Sustained growth in demand for Galloway cattle has been announced ahead of the Galloway Cattle Spring Show and Sale at Wallets Mart. The event, organised by the Galloway Cattle Society, takes on 16th February when 40 bulls and 36 in calf or bulling heifers will enter the sale ring.
The Society has announced that the Galloway has been removed from Defra’s UK Breed at Risk Register (UK BAR) after sustained and stable growth in registered cattle numbers, with breed registrations for the ancient native breed up 12% over the last year.
The UK BAR is a list of native livestock breeds considered to be at particular risk. The Galloway breed dropped below the 3,000 registered breeding females threshold in 2017, and removal of Galloways from UK BAR comes as steady growth has seen the population remain above the threshold for the past three years.
Increased demand for the breed is thought to be being driven by a combination of strong market demand for high quality Galloway beef, combined with growing interest in the suitability of the breed for low input and regenerative systems.
Dorothy Goldie, Breed Secretary of the Galloway Cattle Society said:
“While registrations of Galloway cattle never fell much below the 3,000 breeding females threshold, we are pleased that the breed is seeing stable and sustained growth, and the past year has seen that growth accelerate further.
“It’s particularly reassuring that a lot of the growth in demand for Galloways is coming from younger farmers and those who are switching to Galloways for environmental reasons. People are seeing how well aligned Galloways are with environmentally friendly farming systems, which is going to become more important in the future.”
Galloway Cattle are increasingly seen as a natural capital asset
An in-depth understanding of the priorities and interests of Galloway farmers by their Society is credited with playing an important role in the recovery of the Galloway breed. Over the last six years the Galloway Cattle Society has been exploring market development opportunities for the breed, underpinned by data and market insights gathered from their members. Amongst those insights is a strong and growing interest in the environment and climate.
A recent member survey found that 97% of Galloway farmers consider Net Zero to be an opportunity for the Galloway breed. Members anticipate the breed will be an excellent fit with the nature-based farming practices increasingly expected by policy makers, while almost half – 48% – of Galloway farmers stated that they are already farming regeneratively.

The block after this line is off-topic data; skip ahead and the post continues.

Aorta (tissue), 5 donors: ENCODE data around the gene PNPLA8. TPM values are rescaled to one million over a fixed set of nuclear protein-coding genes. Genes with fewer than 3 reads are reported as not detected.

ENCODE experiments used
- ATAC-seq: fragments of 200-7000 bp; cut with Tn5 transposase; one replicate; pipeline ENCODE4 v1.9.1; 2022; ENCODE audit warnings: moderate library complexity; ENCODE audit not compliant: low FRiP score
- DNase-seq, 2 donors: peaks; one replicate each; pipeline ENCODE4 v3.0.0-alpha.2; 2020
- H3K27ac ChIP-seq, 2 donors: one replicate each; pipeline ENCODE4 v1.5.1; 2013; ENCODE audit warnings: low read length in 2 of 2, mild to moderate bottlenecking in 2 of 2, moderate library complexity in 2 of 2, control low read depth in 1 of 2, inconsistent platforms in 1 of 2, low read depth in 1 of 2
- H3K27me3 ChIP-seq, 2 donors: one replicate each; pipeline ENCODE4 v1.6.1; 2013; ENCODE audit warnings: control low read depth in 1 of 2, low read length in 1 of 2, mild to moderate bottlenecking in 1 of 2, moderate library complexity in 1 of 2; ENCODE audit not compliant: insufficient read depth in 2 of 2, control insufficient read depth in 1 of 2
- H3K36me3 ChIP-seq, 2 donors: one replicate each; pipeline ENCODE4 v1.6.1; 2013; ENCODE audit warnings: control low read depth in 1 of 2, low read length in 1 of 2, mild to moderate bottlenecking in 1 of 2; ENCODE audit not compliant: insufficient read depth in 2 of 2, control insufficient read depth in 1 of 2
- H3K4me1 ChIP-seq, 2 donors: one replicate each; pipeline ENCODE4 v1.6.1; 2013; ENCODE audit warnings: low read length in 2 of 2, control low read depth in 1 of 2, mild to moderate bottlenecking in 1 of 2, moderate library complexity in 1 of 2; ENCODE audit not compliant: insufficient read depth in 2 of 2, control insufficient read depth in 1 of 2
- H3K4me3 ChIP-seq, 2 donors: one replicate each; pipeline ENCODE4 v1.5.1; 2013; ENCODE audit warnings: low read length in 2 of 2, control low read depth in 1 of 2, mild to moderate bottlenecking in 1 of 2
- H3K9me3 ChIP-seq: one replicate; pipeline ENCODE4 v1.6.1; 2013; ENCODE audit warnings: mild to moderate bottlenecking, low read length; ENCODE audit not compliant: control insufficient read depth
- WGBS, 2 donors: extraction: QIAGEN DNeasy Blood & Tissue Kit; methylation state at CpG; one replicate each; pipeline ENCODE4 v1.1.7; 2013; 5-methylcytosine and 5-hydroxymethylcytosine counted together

The survey also found that the environment and biodiversity are a high priority for Galloway farmers. More than half of respondents said they are currently making environmental improvements on their farm, with more than a third specifically focusing on increasing biodiversity.
Dorothy Goldie added:
“The Galloway breed has retained its ancient hardy traits, which means it’s now perfectly aligned with the demands of regenerative, low input systems. As our industry moves ever closer to net zero and regenerative production, the Galloway can bring its native strengths from the past right into the contemporary market.
“The Galloway is no longer an old-fashioned breed of the past – it’s a breed that’s ideal for the farming of tomorrow. I’d encourage anyone with an interest in Galloways to come along, chat with some of our members and see some fantastic examples of the breed at the show and sale next week.”
The Galloway Cattle Society Great Annual Spring Show and Sale takes place at Wallets Mart in Castle Douglas on Thursday 15th and Friday 16th February. The Show starts at 10.30am on Thursday, with the Sale of 40 bulls and 36 in calf or bulling heifers taking place on Friday 16th February from 11am, preceded by the Parade of Bulls at 10am.
To find out more information about the Galloway Spring Show and Sale and to download a catalogue, head to the Society’s website www.gallowaycattlesociety.co.uk
Or contact Dorothy Goldie on [email protected]